downdraft system as a built-in feature, integrated into the cooking surface itself. However, if you don't want to buy a new cooking stove or if you want to buy a stove separate from your ventilation system, don’t worry. You can also buy a them as a separate unit and install them in or on top of your counter. To save some extra space, some of them can even be raised from and lowered into the counter.
The obvious nice thing about having a downdraft ventilation system is that you won’t have a big clunky range hood hanging in your kitchen. Especially on cooking islands seem these downdraft ventilation systems seem to give off a stylish and modern vibe. However, their position also has some downsides. Normal range hoods are installed above your cooking stove for a good reason: heat, steam and smoke naturally go upwards. Since downdraft ventilation systems are placed to the side of your cooking stove, they have to have a lot of extra sucking power to be effective. Downdraft ventilation systems generally do a good-enough job with smaller pots and pans which are located right next to it. However, when you're using tall pots and pans or locate them a bit away from the fan, these systems seem to struggle with capturing the air pollutants.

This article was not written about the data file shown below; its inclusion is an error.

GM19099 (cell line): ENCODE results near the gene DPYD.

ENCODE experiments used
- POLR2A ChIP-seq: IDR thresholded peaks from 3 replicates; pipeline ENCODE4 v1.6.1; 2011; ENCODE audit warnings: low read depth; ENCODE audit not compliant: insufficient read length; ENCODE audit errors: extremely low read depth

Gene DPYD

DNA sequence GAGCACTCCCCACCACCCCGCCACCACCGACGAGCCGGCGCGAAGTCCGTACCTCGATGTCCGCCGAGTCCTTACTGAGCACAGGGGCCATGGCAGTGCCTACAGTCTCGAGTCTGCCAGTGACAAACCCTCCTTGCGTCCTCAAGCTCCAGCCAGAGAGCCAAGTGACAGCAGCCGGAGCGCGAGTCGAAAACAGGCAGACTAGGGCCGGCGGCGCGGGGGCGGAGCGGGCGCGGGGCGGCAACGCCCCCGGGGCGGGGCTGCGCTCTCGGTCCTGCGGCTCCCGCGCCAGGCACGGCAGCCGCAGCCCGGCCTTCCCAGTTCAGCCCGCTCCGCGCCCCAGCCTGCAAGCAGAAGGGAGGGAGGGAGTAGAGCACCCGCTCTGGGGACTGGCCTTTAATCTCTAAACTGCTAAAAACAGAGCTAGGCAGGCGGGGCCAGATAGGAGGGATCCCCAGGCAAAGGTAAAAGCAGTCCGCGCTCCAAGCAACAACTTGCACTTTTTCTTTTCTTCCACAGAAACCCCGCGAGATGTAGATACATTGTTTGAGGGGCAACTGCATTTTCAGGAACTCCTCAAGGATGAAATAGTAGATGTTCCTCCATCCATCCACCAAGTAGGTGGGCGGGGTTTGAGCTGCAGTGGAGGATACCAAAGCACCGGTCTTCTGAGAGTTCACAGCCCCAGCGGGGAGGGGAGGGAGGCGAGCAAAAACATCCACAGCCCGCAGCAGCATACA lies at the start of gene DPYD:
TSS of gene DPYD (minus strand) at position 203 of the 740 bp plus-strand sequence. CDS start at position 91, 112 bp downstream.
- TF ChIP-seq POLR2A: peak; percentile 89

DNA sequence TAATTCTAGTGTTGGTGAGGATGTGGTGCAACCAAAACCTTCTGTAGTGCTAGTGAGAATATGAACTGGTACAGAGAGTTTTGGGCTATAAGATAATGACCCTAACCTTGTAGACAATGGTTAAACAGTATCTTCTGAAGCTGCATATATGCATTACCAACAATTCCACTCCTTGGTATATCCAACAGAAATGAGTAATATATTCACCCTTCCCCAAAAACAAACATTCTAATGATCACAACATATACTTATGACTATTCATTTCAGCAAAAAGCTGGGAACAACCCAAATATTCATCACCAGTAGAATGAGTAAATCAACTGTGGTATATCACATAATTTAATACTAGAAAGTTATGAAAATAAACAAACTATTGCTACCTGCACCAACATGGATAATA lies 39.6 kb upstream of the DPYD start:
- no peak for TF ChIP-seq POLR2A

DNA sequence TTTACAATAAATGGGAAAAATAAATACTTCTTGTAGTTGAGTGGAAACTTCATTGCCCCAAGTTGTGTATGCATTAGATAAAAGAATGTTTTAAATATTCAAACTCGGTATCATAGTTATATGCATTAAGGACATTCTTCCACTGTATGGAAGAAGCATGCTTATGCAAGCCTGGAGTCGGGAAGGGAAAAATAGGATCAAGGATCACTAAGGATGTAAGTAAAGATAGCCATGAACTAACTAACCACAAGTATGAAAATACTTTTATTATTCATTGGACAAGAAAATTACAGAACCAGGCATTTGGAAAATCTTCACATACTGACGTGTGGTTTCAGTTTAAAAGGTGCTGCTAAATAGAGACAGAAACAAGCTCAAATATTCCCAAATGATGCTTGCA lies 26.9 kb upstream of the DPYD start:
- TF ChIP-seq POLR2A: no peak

Another issue is that downdraft ventilation systems seem to get overwhelmed more easily. Since the the bottom side of a normal range hood matches the size of your cooking stove, it has a big capture area for the rising fumes. Downdraft ventilation systems have no capture area, which means they it can get overwhelmed easily if there are a lot of fumes. This means that normal ducted range hoods will generally outperform downdraft ventilation systems with the same amount of power.